Struggles and Tragic Death of Actor Hervé Villechaize Who Portrayed Tattoo on 'Fantasy Island'
Hervé Villechaize became known as Mr. Rourke’s sidekick on “Fantasy Island,” but behind his comical public persona lurked a depressed man who struggled to cope with his body’s restrictions.
“Fantasy Island” aired from 1978 until 1984, a time during which Hervé’s health and size-related issues had already become unbearable.
“I dread not to see tomorrow. I dread dying. But I will die. In not too many tomorrows,” Hervé wrote in his 1983 proposal for his never published autobiography.
At 3 feet 11 inches tall, Hervé grew up with three normal-sized brothers in Toulon, France. His surgeon father, Andre and British mother Evelyn tried everything to help him as a child.
“I was injected with bone marrow from sheep in Germany; I was studied at the Mayo Clinic in America. Then one day when I was 13, I said, ‘That’s it. I don’t want anything done to me ever again,’” Hervé recalled.
As a talented artist, Hervé attended Beaux-Arts School in Paris from the age of 16 until he moved to New York four years later to continue his studies.
Acting soon followed as Hervé started appearing in off-Broadway plays and avant-garde films and married Anne Sadowski in 1970, however, nine years later they divorced.
His break into television came in 1974 when he starred as Nick Nack, Christopher Lee’s sidekick in James Bond’s “The Man with the Golden Gun.” The role led to his later casting in “Fantasy Island” in 1978.
The actor’s marriage to his second wife, Camille Hagen followed two years later, but their marriage also ended in divorce in November 1982. Camille accused the actor of firing a pistol at her and pushing her into the fireplace at their San Fernando Valley ranch.
A five-year banishment from “Fantasy Island” followed after Hervé started a salary dispute. In the depths of depression, he turned to alcohol and consequently missed acting offers until their dried up.
An arrest in 1985 followed when Hervé got fined $425 for creating a disturbance at a Burbank, California hospital after police found a loaded handgun in his suitcase.
According to his first wife, Anne, Hervé never accepted or made peace with his body size. “Hervé’s biggest difficulty was being trapped in a body that wasn’t doing him any good,” she told PEOPLE.
The actor suffered a myriad of medical ailments because of his size. With undersized lungs, Hervé almost died in 1992 after he got pneumonia and a series of minor strokes. He also suffered from an ulcer and a spastic colon.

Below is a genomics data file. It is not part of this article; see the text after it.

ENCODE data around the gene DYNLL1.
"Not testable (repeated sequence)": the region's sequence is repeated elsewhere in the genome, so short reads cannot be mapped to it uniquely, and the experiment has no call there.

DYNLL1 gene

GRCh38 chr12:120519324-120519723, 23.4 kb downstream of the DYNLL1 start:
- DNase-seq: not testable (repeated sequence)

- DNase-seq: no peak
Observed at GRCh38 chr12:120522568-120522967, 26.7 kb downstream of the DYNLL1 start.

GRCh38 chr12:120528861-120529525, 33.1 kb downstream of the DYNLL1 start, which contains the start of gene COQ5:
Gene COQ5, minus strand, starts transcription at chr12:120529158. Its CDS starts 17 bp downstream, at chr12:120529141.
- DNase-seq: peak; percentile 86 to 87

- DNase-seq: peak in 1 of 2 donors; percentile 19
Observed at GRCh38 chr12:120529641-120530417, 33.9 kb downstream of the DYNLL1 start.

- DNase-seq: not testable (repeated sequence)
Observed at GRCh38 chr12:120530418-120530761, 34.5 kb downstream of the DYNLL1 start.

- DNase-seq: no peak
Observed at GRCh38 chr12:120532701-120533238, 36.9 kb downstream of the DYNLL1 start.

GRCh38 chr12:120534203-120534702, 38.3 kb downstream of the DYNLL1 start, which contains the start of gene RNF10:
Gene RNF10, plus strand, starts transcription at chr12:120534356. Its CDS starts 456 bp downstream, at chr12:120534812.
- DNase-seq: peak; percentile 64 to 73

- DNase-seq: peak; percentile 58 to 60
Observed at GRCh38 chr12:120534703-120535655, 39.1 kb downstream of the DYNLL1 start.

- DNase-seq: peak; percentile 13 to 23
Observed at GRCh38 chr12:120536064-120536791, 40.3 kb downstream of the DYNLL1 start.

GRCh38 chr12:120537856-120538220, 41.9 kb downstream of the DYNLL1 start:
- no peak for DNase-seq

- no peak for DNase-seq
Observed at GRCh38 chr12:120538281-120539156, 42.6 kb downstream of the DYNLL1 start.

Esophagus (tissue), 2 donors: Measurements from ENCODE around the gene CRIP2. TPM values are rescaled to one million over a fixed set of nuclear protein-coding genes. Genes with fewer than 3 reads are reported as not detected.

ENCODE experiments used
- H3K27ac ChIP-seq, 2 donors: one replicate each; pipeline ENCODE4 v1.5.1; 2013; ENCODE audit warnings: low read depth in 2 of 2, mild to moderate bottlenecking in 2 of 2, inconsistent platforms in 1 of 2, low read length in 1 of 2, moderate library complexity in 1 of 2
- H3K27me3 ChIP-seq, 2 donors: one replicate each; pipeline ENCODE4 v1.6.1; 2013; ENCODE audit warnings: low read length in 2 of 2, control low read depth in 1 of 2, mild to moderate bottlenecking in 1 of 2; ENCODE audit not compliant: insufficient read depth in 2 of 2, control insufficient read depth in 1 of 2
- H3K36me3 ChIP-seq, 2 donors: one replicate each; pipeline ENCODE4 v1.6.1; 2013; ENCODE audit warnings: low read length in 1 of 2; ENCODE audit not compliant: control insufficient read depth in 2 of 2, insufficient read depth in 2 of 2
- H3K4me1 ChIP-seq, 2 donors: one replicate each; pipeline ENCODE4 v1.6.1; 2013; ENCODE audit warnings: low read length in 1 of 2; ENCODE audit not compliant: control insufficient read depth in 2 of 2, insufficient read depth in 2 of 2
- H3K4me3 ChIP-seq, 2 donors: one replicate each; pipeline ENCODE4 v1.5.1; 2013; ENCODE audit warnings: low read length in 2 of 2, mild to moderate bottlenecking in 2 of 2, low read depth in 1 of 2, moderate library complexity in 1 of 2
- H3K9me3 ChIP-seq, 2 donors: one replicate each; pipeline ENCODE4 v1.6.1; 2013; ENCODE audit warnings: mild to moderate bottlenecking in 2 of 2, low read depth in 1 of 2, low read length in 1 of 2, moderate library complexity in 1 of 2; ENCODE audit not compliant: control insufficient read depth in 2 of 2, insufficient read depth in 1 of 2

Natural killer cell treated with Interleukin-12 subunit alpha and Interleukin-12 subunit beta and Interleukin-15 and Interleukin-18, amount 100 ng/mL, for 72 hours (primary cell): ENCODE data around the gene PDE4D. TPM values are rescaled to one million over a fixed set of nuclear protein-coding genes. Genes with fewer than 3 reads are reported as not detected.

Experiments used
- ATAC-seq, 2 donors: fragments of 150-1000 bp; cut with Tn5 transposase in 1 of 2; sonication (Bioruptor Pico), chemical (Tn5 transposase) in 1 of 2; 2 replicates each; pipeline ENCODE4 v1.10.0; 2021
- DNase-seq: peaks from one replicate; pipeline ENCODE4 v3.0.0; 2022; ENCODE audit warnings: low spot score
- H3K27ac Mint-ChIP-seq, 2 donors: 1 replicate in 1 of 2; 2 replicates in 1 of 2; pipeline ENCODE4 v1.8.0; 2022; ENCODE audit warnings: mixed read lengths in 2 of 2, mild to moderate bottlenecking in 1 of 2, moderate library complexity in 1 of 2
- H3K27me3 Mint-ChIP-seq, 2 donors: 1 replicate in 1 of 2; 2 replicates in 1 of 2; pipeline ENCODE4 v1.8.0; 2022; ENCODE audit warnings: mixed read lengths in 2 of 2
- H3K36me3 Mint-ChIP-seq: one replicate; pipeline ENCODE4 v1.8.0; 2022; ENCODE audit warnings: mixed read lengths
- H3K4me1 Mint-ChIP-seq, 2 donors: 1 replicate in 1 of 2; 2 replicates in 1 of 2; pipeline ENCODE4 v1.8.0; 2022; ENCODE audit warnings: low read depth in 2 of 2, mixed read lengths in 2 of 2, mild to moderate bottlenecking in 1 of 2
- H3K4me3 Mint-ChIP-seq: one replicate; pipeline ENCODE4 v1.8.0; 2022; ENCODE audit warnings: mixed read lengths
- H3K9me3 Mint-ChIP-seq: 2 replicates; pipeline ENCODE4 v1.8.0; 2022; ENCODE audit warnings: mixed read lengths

Apart from those medical issues, Hervé’s exterior remained small while his internal organs developed normally. Over the years it started crowding his chest cavity which eventually made it impossible for Hervé to breathe lying down.
All these medical conditions also left the actor in constant pain until he decided to put an end to it on September 4, 1993.
The previous evening Hervé and his girlfriend, Kathy Self, dined with friends after they saw “The Fugitive” in Los Angeles. When they returned to his North Hollywood home, Kathy went to bed. Instead of joining Kathy, Hervé walked out onto the back patio and shot himself in the chest with a gun.
Hervé left a suicide note wherein he said that he “loved everybody,” but the pain from his proportionate dwarfism has become too much to bear.
A week before the actor’s death, he sat down with Sacha Gervasi, a journalist who worked in London for an interview that stretched over several days. About a week after Sacha returned to London with over 12 hours’ worth of time with Hervé, his girlfriend called with the sad news of his suicide.
“I spontaneously got incredibly emotional. I started listening back to the tapes, and I realized that he knew he was going to do it, Sacha told Vanity Fair. “For some random reason, he just grabbed onto whatever journalist passed by and poured his guts out to me in literally the final week of his life. He’d entrusted me with his story and, in effect, I was his suicide note.”
In more recent years the Roloff family from the reality show, “Little People, Big World” helped people get a glimpse into the world of others with dwarfism.
Tori and Zach Roloff welcomed their first child, Jackson in 2017. While Jackson has dwarfism like his father, Zach became concerned about his son’s formative years already having been through them himself.
During an interview, Zach Roloff shared his concerns and some of the issues he faced growing up.
The National Suicide Prevention Lifeline is 1-800-273-8255. Other international suicide helplines can be found at befrienders.org.